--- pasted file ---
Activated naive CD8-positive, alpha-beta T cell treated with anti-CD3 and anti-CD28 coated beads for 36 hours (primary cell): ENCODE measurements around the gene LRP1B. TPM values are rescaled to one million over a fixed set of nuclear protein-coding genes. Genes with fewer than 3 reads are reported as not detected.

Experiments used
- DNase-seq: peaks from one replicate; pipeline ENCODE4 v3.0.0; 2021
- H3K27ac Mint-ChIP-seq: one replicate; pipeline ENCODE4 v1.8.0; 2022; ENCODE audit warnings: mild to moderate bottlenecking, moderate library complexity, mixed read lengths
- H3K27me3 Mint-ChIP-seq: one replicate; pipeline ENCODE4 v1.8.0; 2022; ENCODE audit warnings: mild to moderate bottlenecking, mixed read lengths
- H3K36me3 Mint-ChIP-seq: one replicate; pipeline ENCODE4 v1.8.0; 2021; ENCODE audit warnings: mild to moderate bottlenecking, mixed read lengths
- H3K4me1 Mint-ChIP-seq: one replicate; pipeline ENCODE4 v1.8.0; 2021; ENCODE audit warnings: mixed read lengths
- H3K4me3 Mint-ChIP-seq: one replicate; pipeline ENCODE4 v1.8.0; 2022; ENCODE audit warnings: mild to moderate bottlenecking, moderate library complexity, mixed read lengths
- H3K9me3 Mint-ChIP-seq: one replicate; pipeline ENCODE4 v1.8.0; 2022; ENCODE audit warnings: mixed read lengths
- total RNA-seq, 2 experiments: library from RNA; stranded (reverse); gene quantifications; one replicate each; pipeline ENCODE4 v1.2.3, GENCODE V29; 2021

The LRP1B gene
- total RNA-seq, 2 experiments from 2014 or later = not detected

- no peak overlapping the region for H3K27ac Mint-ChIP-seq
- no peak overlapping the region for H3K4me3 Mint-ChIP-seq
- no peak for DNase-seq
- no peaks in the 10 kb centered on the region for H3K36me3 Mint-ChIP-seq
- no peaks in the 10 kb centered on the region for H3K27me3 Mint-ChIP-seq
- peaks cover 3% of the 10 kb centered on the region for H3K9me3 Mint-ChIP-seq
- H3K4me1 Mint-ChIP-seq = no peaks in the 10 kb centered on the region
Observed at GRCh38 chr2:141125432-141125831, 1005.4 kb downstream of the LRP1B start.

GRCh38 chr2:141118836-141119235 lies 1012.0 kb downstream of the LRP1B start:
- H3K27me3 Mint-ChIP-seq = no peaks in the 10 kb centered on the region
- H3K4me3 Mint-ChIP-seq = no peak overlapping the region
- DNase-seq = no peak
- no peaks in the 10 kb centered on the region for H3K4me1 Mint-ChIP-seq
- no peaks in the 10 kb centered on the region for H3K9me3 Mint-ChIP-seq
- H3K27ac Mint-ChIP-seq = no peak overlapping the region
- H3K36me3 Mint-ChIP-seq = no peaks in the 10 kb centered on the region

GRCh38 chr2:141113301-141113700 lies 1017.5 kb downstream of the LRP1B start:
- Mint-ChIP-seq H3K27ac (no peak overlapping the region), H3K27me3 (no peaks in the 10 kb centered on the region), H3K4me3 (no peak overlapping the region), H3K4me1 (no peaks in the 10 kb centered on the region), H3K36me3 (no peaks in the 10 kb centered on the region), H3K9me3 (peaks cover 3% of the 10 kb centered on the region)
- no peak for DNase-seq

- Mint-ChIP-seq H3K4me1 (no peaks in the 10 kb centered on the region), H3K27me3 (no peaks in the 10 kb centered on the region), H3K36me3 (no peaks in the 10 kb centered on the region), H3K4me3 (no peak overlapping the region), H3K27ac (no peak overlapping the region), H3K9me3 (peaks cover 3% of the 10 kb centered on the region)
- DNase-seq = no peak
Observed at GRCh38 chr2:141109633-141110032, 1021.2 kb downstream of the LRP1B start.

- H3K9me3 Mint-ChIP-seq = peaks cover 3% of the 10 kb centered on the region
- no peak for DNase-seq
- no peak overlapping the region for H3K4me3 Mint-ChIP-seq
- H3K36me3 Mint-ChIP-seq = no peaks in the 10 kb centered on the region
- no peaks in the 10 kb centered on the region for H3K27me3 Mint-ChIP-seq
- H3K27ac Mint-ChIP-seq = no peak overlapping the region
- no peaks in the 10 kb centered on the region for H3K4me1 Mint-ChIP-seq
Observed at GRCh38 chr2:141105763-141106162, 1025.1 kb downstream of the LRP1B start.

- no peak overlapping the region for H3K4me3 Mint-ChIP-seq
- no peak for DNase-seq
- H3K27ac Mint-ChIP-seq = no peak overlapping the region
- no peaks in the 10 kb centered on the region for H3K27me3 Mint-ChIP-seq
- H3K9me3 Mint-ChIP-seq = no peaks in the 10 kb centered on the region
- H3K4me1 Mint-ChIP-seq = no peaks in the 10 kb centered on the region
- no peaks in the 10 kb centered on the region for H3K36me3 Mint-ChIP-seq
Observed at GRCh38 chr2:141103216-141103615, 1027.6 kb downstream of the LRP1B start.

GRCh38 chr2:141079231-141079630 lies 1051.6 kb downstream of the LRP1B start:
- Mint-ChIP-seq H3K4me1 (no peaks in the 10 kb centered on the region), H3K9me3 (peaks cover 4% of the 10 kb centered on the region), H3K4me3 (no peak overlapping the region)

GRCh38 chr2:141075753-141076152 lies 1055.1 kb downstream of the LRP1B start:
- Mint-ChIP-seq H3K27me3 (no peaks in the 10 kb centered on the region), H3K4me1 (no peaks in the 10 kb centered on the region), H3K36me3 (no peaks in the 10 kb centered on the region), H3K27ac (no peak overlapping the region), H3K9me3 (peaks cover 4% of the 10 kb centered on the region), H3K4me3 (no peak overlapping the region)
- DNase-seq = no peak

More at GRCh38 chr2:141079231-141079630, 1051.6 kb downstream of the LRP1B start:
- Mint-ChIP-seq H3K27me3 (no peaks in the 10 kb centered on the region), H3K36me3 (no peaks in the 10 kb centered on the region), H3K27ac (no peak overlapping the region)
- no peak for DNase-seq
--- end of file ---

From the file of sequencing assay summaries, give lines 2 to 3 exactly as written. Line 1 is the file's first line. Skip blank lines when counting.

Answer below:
Experiments used
- DNase-seq: peaks from one replicate; pipeline ENCODE4 v3.0.0; 2021